Deserted Resorts & Casinos: Does MGM Have Enough Cash To Survive?

by Trefis Team
MGM Resorts International
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The hospitality industry is one of the hardest hit, with demand falling more than 90%. Deserted casinos and resorts aren’t an uncommon sight right now. With the stock falling over 40% this year (as of June 24th), MGM Resorts International (NYSE:MGM) is one of the companies feeling the heat. It is a waiting game now, but does MGM have enough liquidity to survive till the demand recovers? How vulnerable is it? We answer these questions on our dashboard Does MGM Resorts International Have Enough Liquidity To Survive Covid-19 Demand Shock, which examines the company’s cash flow generation ability, resilience of cost structure, and operational runway, and compares it to that of its peers. You’ll be surprised to know that despite a sharp demand drop, MGM is in a relatively better position compared to some of the distressed retail companies. It can absorb a massive -59% revenue decline before its operating income becomes negative. In addition, it can also generate positive cash flow after covering capital expenditures in a scenario where revenue falls by 30% for full year 2020, provided it can reign in its capex. In a no-demand scenario, it has nearly 8 months of operational runway.

MGM Margins And Cost Structure Can Allow It To Operate Profitably In Tough Times

MGM’s net income in 2019 stood at a healthy $2 billion on revenue of $13 billion. Breaking down the cost structure, we find that variable operating expenses stood $6.3 billion, accounting for 70% of operating expenses. As a % of revenue, the figure was 49%. Based on this we determine that MGM’s operating income will decline to the break-even point (no profit no loss) if 2020 revenue falls by -59% vs 2019. Its peers, while still comfortable, are at a slight disadvantage compared to MGM. The break-even revenue decline % figure for Vail Resorts, Churchill Downs, and Cedar Fair ranges between -45% and -47%. However, even at the break-even point, MGM still needs to cover its interest burden and capital expenditures. Therefore, the cash flow situation can look different.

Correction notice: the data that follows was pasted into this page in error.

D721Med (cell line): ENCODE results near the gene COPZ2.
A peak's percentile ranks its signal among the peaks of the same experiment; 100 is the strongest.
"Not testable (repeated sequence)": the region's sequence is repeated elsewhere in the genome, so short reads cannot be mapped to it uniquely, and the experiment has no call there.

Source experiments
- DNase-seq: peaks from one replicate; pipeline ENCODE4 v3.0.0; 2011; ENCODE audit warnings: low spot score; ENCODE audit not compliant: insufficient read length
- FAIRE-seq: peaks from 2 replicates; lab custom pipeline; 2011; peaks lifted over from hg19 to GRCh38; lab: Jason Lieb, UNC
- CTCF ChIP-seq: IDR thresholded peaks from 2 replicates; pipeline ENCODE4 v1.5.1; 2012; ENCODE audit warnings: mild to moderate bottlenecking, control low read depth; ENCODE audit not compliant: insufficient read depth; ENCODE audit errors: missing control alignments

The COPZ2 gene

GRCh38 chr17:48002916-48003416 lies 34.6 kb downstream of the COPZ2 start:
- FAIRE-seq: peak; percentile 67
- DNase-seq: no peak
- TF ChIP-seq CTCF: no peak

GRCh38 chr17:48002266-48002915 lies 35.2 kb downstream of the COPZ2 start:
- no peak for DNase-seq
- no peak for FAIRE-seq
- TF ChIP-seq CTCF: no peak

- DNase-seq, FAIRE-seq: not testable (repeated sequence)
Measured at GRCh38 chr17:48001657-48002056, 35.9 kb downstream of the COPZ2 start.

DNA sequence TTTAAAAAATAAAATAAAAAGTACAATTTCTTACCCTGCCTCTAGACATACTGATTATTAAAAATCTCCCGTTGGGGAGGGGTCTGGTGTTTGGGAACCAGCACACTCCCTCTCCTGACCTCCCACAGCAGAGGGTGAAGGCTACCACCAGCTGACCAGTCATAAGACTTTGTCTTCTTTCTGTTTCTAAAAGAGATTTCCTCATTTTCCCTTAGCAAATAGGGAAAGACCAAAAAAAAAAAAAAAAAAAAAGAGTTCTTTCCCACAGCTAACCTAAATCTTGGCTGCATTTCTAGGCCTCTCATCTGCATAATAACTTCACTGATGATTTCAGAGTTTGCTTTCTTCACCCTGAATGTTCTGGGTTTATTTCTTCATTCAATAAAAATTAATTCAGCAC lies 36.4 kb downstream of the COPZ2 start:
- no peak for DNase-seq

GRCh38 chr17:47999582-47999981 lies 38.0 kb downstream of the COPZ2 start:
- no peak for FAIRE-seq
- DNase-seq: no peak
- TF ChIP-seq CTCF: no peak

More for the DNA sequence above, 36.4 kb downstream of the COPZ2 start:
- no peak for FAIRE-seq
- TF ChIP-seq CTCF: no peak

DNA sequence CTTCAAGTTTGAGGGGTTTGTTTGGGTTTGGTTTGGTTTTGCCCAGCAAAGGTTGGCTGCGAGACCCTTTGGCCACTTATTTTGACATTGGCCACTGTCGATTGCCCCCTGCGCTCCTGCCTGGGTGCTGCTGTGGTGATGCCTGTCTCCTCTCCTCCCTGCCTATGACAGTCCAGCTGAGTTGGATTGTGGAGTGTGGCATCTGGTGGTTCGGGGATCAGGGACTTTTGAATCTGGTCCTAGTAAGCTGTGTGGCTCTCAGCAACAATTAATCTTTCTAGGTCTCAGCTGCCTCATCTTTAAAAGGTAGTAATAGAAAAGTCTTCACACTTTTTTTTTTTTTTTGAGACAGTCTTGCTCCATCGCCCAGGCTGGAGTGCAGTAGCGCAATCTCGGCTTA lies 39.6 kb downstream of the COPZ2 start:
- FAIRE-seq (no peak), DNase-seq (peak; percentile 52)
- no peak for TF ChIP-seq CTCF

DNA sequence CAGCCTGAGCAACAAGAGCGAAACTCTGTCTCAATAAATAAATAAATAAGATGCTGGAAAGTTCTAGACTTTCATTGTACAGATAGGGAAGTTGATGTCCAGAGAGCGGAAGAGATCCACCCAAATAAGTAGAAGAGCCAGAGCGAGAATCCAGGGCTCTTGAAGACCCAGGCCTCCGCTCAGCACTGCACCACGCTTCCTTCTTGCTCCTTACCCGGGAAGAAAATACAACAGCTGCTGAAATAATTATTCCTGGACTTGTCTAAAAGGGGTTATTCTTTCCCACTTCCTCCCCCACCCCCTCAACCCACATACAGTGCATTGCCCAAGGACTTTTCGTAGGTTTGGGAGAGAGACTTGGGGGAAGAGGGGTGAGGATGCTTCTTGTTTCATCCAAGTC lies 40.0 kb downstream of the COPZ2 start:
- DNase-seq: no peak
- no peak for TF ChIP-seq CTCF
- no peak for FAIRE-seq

How Is MGM’s Cash Flow Situation Looking If Demand Starts Recovering, Limiting Full Year Revenue Fall To 30%?

If demand returns to a healthy fraction of what it was before the pandemic by Q4, MGM’s resorts and casinos can begin operating in a phased manner with limited staff. In this scenario, we assume annual drop of 30% in revenue and 50% capital expenditure cut reflecting fiscal discipline. Assuming that MGM does not spend any cash on share repurchases, we find that the company is likely to report positive net income of $678 million on a revenue base of $9 billion, along with generating a small positive cash flow. Any additional revenue fall and we may be looking at a net cash outflow.

But here is what’s critical. Even if demand bounces back by Q4, there could be extremely lean months of little to no demand in between. MGM needs to survive it. How well is it positioned to do so?

Extreme Stress Test: MGM Has 7.9 Months Of Runway In Case Of No Demand 

MGM entered this year with nearly 7.9 months of runway in absence of any revenue/demand. While that was still much higher than what some of the distressed retail companies are looking at, MGM ensured enough liquidity to survive in case the demand recovery is delayed through debt raises, and improved this runway. It resorted to nearly $3.6 billion in drawdowns in the first quarter of this year, and raised an additional $750 million in new debt in early May 2020 purely to strengthen its liquidity as its long-term debt is not due until 2022. As of beginning of May 2020, the company had nearly $11.8 billion in long-term debt and $6 billion in cash.

Retail, hospitality, oil and automotive – all these industries are facing a demand crisis. Check out why this retail company is looking at significant debt raise to stay liquid.

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